When the time comes to have an anxiety-inducing conversation, it can be helpful to rehearse what you want to say before the real conversation happens. Write it down, practice in front of a mirror or with a friend ahead of time. Being nervous about a situation can cause your fight-or-flight response to kick in. That response can make it really tough to find the right words. So plan ahead – knowing what you’re going to say can help you feel more clear and confident.
And if the idea of an in-person conversation freaks you out too much, it’s okay to have the conversation digitally. Maybe you want support on a new project you’re heading up, or possibly you’d like a raise. There’s nothing wrong with asking for a Zoom meeting, or sending an email or note explaining your situation. Digital encounters can reduce a lot of the anxiety of in-person encounters while still getting your point across.
However you decide to ask your boss for support, remember to be specific in your requests. Have potential solutions ready ahead of time for concerns your boss may have. If you want a raise, research a specific amount ahead of time. Outline your previous experience to show them you deserve it. Be prepared to negotiate. If your boss doesn’t react the way you hoped, that’s okay – you can reflect on your experience and try again later.
Remember not to strive for perfection. Your boss is only human, and has their own set of beliefs and behaviors that ultimately have nothing to do with you. Most of the time, the way they respond to you doesn’t reflect you at all – it reflects them. Trying to gain the respect of your boss is great, but nobody is perfect. It’s okay if your conversations aren’t perfect, either.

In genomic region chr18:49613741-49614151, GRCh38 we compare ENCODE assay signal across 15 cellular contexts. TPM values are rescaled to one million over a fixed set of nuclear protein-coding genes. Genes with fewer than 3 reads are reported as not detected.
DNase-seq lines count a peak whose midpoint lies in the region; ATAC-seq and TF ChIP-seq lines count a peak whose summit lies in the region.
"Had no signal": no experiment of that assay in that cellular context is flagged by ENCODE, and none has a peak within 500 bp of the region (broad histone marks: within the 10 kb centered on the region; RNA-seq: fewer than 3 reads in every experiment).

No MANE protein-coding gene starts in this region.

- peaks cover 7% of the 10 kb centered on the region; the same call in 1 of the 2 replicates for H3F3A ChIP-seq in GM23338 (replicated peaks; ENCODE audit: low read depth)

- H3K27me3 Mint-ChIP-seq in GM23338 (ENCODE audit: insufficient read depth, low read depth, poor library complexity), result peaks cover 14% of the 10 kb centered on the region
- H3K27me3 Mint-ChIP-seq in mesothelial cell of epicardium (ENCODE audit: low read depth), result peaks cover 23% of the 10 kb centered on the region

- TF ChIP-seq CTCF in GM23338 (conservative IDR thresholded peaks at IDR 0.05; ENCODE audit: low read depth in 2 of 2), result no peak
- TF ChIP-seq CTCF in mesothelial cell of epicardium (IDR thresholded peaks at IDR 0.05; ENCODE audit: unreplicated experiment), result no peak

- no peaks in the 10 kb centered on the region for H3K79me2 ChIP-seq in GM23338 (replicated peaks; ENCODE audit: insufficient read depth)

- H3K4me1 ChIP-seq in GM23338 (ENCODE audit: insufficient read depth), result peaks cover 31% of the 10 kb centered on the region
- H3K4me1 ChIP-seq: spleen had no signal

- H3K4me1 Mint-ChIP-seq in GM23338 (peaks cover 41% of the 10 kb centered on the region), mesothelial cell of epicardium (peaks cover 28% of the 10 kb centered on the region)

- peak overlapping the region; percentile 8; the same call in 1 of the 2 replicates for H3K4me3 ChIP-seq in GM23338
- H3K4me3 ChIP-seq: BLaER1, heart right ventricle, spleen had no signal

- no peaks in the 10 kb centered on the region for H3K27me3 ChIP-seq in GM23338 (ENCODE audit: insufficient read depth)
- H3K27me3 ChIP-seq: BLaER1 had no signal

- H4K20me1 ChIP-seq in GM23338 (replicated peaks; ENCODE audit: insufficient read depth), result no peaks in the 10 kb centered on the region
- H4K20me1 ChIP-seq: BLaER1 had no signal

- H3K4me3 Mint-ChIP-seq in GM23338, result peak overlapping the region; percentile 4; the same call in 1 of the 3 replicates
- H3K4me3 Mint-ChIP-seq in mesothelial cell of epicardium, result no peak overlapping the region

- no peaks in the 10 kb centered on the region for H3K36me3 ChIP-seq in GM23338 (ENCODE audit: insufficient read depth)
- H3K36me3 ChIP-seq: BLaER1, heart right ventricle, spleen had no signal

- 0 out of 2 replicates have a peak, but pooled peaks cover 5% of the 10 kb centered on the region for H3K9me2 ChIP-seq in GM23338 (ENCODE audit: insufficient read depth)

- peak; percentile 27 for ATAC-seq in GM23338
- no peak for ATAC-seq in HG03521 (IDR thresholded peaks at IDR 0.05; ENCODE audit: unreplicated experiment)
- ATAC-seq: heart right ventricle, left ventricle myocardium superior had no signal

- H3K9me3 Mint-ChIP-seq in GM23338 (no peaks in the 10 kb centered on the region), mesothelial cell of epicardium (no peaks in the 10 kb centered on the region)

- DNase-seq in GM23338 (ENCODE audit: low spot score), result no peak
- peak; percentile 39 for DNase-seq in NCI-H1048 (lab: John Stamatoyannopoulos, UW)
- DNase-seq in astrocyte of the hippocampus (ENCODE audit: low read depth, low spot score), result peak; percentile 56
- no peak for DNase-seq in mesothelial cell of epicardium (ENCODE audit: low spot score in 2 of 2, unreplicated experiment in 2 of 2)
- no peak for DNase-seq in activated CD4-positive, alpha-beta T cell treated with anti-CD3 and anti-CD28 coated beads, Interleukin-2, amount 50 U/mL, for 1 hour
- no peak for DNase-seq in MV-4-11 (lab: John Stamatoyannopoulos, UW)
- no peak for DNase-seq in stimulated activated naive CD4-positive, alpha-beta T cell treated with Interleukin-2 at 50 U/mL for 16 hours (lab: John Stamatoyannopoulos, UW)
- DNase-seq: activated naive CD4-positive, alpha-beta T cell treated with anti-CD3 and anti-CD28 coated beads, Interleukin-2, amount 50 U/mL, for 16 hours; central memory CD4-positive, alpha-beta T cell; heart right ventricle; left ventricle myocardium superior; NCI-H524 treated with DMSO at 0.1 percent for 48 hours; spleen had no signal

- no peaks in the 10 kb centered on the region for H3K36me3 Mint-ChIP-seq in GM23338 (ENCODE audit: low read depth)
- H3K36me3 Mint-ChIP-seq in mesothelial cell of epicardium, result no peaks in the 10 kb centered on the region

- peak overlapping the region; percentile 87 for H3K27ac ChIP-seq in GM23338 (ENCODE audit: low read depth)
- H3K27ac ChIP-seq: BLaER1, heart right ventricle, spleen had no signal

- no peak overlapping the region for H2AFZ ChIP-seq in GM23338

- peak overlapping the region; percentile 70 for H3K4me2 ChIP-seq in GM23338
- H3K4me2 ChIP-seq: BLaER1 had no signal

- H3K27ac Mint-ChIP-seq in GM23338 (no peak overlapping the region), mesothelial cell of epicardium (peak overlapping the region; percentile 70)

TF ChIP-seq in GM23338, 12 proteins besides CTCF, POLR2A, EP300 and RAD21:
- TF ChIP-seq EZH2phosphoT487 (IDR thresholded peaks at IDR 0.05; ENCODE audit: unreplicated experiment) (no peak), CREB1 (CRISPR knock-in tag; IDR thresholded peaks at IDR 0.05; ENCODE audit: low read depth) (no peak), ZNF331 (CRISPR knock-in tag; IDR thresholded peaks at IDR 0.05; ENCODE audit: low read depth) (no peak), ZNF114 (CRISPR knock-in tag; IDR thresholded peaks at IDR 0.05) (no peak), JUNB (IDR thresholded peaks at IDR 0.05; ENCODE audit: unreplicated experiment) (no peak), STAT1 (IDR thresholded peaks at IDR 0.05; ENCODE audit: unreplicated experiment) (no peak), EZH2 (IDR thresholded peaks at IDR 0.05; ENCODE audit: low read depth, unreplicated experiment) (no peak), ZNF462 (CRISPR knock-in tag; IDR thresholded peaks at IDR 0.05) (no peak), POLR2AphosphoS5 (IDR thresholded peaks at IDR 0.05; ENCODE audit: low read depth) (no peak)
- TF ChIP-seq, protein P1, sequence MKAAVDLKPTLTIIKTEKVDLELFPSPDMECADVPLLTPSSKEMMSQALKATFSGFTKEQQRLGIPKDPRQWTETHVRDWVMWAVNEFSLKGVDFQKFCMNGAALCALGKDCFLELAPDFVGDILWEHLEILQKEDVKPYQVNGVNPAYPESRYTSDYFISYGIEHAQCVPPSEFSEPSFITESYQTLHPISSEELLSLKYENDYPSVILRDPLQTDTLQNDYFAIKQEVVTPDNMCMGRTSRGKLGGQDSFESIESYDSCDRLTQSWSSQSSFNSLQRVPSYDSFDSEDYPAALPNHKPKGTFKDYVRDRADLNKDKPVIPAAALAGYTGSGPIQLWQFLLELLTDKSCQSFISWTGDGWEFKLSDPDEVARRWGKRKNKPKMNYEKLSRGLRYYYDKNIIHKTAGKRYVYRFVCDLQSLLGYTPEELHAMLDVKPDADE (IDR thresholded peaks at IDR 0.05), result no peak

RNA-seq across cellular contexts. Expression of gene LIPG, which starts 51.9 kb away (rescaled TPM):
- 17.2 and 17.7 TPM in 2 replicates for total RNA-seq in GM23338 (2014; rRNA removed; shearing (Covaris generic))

And, as always, don’t forget to ask for support from others. You can approach peers you respect for advice on how to handle a shared manager. You can ask close friends to pump you up and help you feel confident and deserving of a raise, a promotion, or switching jobs. And you can work with a therapist for help with boosting confidence and communication skills. No matter what you choose, asking for support from others can help you prepare for how to ask your boss for support
If anxiety about talking to your boss is holding you back at work, consider therapy. I can help you work through your challenges so you feel resourced, worthy, and confident when communicating with your boss. You’ll learn to change views about your worth, practice discomfort, build communication skills, and speak up for what you need and deserve. I’ll help you learn how to overcome the fear of talking to your boss and how to ask your boss for support.
I’m ready if you are. Reach out today to schedule a complimentary consultation.
Danielle is an anxiety therapist. She specializes in helping busy millennials dial down their anxiety and ADHD, so they can perform at their best. Danielle has been featured on Apartment Therapy, SparkPeople, Lifewire, and Now Art World. When Danielle isn't helping her clients, she's playing video games or spending time with her partner and step children.